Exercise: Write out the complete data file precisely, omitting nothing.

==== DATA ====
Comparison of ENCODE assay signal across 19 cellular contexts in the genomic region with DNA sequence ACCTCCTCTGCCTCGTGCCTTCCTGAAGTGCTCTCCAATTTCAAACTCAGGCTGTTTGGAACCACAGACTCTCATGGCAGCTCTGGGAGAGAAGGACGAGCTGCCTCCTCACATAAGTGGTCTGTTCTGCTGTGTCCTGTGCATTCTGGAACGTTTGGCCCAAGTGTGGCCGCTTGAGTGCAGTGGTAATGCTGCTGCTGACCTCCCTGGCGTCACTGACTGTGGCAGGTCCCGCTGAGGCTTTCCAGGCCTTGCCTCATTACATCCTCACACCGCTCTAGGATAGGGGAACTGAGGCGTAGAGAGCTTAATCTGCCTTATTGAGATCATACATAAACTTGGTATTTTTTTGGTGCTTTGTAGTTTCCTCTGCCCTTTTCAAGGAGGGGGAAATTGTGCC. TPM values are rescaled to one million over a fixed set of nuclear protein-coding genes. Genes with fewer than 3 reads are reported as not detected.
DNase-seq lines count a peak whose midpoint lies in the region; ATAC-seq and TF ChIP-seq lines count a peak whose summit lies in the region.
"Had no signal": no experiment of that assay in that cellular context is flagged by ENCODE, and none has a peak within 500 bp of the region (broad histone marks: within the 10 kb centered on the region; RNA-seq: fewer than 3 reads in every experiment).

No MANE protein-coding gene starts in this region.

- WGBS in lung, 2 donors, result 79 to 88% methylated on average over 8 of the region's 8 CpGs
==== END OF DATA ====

Comparison of ENCODE assay signal across 19 cellular contexts in the genomic region with DNA sequence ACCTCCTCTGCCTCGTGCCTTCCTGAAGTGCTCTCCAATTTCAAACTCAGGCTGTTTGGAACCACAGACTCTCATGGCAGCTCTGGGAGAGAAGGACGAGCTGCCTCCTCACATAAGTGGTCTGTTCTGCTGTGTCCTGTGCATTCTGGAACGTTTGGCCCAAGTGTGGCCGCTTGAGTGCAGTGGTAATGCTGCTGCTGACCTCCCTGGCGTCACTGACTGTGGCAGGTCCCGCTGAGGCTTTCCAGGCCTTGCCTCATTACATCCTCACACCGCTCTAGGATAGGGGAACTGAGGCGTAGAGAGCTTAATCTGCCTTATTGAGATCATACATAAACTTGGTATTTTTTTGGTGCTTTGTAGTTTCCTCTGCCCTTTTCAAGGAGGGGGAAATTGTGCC. TPM values are rescaled to one million over a fixed set of nuclear protein-coding genes. Genes with fewer than 3 reads are reported as not detected.
DNase-seq lines count a peak whose midpoint lies in the region; ATAC-seq and TF ChIP-seq lines count a peak whose summit lies in the region.
"Had no signal": no experiment of that assay in that cellular context is flagged by ENCODE, and none has a peak within 500 bp of the region (broad histone marks: within the 10 kb centered on the region; RNA-seq: fewer than 3 reads in every experiment).

No MANE protein-coding gene starts in this region.

- WGBS in lung, 2 donors, result 79 to 88% methylated on average over 8 of the region's 8 CpGs